Am I the only one sick of being lied to constantly, of living in a forest of myths?

Moshe Dayan, a legendary warrior, was a simple defense minister in 1967, which is largely an administrative role. Far from saving Israel, he stopped the Arabs fleeing from the West Bank and gave the Temple Mount and the Cave of the Patriarchs to our Muslim enemies. If not for him, we could have had a depopulated West Bank and full control over our holiest places.
Golda Meir, a grandmother of all Jews, is singularly responsible for thousands of Jewish deaths in the Yom Kippur War because she procrastinated and postponed the preemptive strike until after the holiday.
Yitzhak Rabin, a paragon of honesty, campaigned on promises of tough measures against Arabs. At the same time, Beilin negotiated on his behalf with the PLO in Cairo.
Arik Sharon, the king of Israel, won elections by ridiculing the leftists’ plan to disengage from Gaza—only to carry it out himself with unprecedented brutality.

Israeli founding myths

Lieberman never intended to follow through on the “No loyalty, no citizenship” slogan that won him elections. His own version was more down-to-earth: “No national service, no national insurance.” The popular slogan was invented by Birnbaum’s marketing guy. Lieberman knew that there was no way the leftist and center parties would vote to disenfranchise Arabs, their biggest constituency. Neither did he put into effect his other electoral promises. A Palestinian state, far from taboo as he promised, is being negotiated away by his own ministry.

Bill Clinton’s press secretary famously and undiplomatically described Netanyahu as a “liar and cheat,” a view shared by Bibi’s relatives. He lied on every one of his electoral promises. Oh right, we can understand that, he is under American pressure.

Israeli mythology is not limited to leaders. Take the water issue. We know from economic theory that the cost of any goods is pegged to the cost of producing the last unit. If a company spent a lot on R&D for a particular product, but faces competition from its low-cost re-engineered version, it will have to sell at the same low price. Alternatively, when the supply is finite, the relation is reversed: coal is valued at the cost of extracting it from the least feasible mines, despite the fact that there are mines with lower production costs; their owners are said to obtain rent—an unearned income. What has that to do with Israeli water? Very simply, the price of water in Israel is pegged to the cost of desalinated water, which is the most expensive water. Never mind that desalinated water is a small part of the total supply. Essentially, the Israeli government and the water company sell us water from Lake Kineret at the price of desalinated water. The higher are desalination costs, the higher are their rent profits.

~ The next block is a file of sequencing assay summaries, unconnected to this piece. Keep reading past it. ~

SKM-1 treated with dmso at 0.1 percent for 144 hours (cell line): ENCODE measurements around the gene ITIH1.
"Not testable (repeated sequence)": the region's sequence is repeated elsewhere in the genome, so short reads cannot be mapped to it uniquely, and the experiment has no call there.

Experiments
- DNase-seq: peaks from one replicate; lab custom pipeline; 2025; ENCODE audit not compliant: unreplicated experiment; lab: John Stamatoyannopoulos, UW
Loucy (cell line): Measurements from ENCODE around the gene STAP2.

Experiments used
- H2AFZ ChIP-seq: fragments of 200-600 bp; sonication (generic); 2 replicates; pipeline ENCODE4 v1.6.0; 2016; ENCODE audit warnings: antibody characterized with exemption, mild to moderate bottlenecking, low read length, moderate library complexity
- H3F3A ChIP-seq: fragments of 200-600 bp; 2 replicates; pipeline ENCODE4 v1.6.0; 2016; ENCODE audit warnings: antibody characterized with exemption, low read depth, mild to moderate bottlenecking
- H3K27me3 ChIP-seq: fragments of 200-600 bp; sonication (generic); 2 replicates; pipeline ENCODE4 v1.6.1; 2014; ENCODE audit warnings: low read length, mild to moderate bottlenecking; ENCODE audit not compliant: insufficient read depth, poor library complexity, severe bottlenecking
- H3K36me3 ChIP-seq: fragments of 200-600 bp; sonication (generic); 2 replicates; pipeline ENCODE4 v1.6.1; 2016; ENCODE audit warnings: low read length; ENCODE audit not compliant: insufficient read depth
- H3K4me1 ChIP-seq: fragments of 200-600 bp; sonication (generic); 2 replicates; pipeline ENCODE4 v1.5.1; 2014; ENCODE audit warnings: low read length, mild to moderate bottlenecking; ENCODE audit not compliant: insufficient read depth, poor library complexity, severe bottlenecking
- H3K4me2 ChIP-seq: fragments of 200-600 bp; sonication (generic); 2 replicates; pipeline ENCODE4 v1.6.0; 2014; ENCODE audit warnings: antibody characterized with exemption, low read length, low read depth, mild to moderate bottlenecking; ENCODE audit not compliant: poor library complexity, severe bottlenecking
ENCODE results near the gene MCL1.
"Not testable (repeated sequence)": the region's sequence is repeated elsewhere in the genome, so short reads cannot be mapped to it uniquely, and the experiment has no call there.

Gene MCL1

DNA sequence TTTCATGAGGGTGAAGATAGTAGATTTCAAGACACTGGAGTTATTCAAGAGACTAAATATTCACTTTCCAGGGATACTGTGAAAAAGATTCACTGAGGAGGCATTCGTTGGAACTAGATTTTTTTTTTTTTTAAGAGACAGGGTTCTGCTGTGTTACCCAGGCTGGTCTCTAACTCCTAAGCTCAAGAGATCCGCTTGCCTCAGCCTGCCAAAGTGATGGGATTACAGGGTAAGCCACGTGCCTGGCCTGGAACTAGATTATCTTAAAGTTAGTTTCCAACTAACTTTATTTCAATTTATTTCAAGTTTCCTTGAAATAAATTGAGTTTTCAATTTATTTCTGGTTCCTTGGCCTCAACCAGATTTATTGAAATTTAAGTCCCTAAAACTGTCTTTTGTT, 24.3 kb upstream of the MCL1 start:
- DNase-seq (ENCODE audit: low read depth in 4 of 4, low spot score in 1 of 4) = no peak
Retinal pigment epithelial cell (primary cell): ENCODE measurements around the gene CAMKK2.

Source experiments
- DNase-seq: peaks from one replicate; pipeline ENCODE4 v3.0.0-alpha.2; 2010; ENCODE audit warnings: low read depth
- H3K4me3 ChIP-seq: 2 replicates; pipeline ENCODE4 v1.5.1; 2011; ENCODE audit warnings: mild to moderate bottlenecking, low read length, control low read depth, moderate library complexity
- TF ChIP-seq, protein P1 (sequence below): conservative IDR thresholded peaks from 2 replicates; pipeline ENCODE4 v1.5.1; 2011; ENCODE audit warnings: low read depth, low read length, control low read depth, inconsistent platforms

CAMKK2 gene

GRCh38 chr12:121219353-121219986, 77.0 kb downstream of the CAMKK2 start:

The personal consumption of working adults stands between 100 to 200 liters per person per day. Arabs wash less, but let’s allow them the same generous consumption. That brings the Israeli total to less than one cubic kilometer per year, a very small amount even for a drought period. Most water is consumed by economically inefficient agriculture. There is a legend that Israeli agriculture is super-efficient, but that’s nonsense: even European agriculture, which has lower water and transportation costs, is heavily subsidized. Water, like all natural resources, belongs to human citizens, not to corporations. Farms have no claim to our water, certainly not at subsidized prices. They should pay more than individuals, rather than vice versa, as is the case now. The figure of one cubic kilometer shows the nonsense of the official figure of just fifty million cubic meters supplied to our Arab enemies. By any measure, they must be receiving from Israel four to eight times that much, both officially and through semiofficial theft.

Democracy can only survive if people are interested in truth.